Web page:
I thought this interview with Nieman Labs was quite useful, although it’ll be irrelevant to most of you. This is mostly only going to be relevant to other bloggers and people who are heavy readers.
This is the key passage:
TOM STANDAGE: There are a number of big trends at the moment. The starting point is that we do see digital as an opportunity — because what we do, what our mission is, does not depend on the medium with which you deliver it. And I know everyone says that, but in our case it really is true, because what we actually sell is what I like to call the feeling of being informed when you get to the very end. So we sell the antidote to information overload — we sell a finite, finishable, very tightly curated bundle of content. And we did that initially as a weekly print product. Then it turns out you can take that same content and deliver it through an app.
The “you’ve got to the end and now you’ve got permission to go do something else” is something you never get. You can never finish the Internet, you can never finish Twitter, and you can never really finish The New York Times, to be honest. So at its heart is that we have this very high density of information, and the promise we make to the reader is that if you trust us to filter and distill the news, and if you give us an hour and a half of your time — which is roughly how long people spend reading The Economist each week — then we’ll tell you what matters in the world and what’s going on. And if you only read one thing, we want to be the desert-islandmagazine. And our readers, that’s what they say.
So that’s the starting point. The word “print” and the word “digital” don’t appear in there. This is a model that works in print and you can apply it to digital. And it is working — this is a product that does just as well in a digital world.
What we did with Espresso was instead of doing that in a weekly cadence, we should be doing it in a daily cadence. So Espresso is again meant to be the daily desert-island briefing. And there are a lot of these news daily briefings around, but what we wanted to be was forward-looking — to give you the feeling of being ahead of the news, “this is what’s coming up today, and look out for this.”
Another aspect of it is — and I get all the morning briefings,Sentences, the FT one, and Quartz’s, and the rest of them — is that we don’t do links. The reason that we don’t do links, again, if you want to get links you can get them from other people. You can go on Twitter and get as many as you like. But the idea was everything that you need to know is distilled into this thing that you can get to the end of, and you can get to the end of it without worrying that you should’ve clicked on those links in case there was something interesting. So we’ve clicked on the links already and we’ve decided what’s interesting, and we’ve put it in Espresso.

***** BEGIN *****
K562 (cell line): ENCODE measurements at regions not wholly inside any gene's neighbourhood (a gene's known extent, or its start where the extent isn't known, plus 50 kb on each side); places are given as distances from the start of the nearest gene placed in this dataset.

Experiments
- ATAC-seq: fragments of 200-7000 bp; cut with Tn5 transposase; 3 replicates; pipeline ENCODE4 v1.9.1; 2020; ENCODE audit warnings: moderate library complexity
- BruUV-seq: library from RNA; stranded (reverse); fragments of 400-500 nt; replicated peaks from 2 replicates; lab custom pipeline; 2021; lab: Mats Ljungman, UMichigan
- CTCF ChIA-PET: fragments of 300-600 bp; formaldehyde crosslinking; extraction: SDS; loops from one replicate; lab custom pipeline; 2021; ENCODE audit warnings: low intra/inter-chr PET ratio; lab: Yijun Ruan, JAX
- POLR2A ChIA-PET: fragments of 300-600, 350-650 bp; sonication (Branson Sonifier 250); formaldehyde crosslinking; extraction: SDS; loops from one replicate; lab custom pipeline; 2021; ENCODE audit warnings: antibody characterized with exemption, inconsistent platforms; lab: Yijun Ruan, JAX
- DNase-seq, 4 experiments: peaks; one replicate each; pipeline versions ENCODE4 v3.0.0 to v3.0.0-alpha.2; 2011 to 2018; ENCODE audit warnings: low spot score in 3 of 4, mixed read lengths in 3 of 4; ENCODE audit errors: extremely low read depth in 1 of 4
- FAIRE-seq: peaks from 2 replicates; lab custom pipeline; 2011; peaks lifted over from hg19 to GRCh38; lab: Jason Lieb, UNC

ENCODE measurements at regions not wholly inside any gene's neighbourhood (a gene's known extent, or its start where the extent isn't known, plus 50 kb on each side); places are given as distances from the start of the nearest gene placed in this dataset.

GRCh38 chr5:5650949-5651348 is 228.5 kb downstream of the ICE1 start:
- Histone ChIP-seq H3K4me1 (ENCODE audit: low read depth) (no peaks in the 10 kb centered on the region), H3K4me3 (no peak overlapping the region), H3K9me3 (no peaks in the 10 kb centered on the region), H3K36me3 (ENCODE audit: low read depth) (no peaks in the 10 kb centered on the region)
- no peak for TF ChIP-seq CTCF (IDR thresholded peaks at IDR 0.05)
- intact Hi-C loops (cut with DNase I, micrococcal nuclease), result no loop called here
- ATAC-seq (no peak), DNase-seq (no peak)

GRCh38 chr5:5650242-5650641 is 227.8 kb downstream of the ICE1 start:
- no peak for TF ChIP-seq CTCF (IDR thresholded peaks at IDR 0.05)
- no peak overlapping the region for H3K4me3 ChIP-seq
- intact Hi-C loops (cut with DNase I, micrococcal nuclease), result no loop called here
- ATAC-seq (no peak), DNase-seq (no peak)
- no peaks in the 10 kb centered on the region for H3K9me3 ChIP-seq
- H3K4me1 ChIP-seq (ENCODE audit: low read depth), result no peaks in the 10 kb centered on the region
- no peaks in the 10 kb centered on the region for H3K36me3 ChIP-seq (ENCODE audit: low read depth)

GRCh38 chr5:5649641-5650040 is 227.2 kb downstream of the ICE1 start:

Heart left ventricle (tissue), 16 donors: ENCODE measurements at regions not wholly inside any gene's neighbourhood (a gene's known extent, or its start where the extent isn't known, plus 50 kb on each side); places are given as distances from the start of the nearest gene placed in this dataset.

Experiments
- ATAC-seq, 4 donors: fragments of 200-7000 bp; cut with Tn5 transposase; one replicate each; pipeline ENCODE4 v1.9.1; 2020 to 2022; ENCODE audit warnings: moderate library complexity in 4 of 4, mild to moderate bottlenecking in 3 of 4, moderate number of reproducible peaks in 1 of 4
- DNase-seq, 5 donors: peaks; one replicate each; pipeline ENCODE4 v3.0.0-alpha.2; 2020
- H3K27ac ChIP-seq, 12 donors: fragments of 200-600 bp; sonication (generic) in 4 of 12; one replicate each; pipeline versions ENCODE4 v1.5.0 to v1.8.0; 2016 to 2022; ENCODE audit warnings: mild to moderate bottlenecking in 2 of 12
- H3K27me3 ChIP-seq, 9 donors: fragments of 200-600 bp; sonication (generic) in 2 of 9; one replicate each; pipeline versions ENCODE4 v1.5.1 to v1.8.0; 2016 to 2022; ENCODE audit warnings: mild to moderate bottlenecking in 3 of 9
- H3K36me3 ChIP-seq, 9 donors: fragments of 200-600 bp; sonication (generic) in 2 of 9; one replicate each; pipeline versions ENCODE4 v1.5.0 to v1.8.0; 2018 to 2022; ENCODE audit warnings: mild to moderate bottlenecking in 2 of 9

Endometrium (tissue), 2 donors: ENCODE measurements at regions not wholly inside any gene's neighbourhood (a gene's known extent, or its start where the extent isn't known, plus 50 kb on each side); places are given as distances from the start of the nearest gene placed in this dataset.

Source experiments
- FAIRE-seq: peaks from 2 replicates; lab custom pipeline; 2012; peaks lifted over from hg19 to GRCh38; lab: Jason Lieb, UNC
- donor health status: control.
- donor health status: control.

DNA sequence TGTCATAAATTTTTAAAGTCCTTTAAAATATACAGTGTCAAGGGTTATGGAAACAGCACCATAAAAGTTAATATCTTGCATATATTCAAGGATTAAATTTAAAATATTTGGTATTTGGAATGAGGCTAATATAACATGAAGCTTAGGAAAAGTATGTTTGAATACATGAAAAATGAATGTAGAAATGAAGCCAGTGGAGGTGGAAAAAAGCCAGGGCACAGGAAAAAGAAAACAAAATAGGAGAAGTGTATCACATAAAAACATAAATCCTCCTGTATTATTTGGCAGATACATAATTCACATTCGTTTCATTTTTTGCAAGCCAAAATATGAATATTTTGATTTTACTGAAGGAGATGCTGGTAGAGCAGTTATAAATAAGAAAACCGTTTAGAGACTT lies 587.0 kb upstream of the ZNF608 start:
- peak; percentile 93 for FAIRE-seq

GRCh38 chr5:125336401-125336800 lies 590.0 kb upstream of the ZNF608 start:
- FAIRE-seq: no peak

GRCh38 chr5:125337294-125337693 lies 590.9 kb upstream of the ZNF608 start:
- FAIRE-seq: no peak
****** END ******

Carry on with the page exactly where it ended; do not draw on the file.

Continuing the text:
That’s the same that we do in the weekly as well — we’re not big on linking out. And it’s not because we’re luddites, or not because we don’t want to send traffic to other people. It’s that we don’t want to undermine the reassuring impression that if you want to understand Subject X, here’s an Economist article on it — read it and that’s what you need to know. And it’s not covered in links that invite you to go elsewhere. We’ll link to background, and we’ll link to things like white papers or scientific papers and stuff like that. The idea of a 600-word science story that explains a paper is that you only need to read the 600-word science story — you don’t actually have to fight your way through the paper. There is a distillation going on there.
That’s a big thing that we’re focusing on. How else can we apply the same values — which is the distillation and the finishability, the trend-spotting and the advocacy — how else can we apply them to new areas? So we have various things that are on the boil. As has been reported, we’re looking at foreign-language editions. It’s not quite editions, because we’re taking a slightly different approach to it. We haven’t said exactly what we’re doing there, but that’s very much something that digital distribution allows us to do.
The key takeaway, at least for me, is that people whose time is valuable want their reading packet to have a solid ending. Part of what makes the web addictive and enervating is that it goes on infinitely. Including lots of links in an article (or many links at all) is cognitively tempting, and tends to encourage infinite curiosity which is rarely satiated.
As a side note, I grew up reading the Economist from maybe around age 12 to my early 20s. I stopped because they’re filthy rotten Commies who only give people the illusion of being well-informed. Nonetheless, they’re effective at what they set out to do, so the structure is worth imitating somewhat, whereas the venture funded media companies (funded by a monetary policy the editorial staff at the Economist were happy to cheer on) don’t care about profit and are as such not under much real economic pressure to produce business models that work.
So, the weakness of the Economist model is that people like me, who should have been lifelong subscribers, no longer trust the judgment of the editorial team, which has pretenses towards political neutrality and intellectual excellence, but fails to fulfill those promises regularly. It’s the magazine of the ‘Davos Consensus / Soviet-Harvard Delusion,’ which is useful if you have to operate in that environment, but useless or damaging otherwise.
The method I’ve seen succeed recently is to have some mix of quick-bloggy-type posts along with larger, more permanent articles in a separate section. But there is no one ‘right’ answer, and a lot of the reason that I write like this is because it helps me to record/form my thoughts, invite criticism, and see what resonates and doesn’t with people.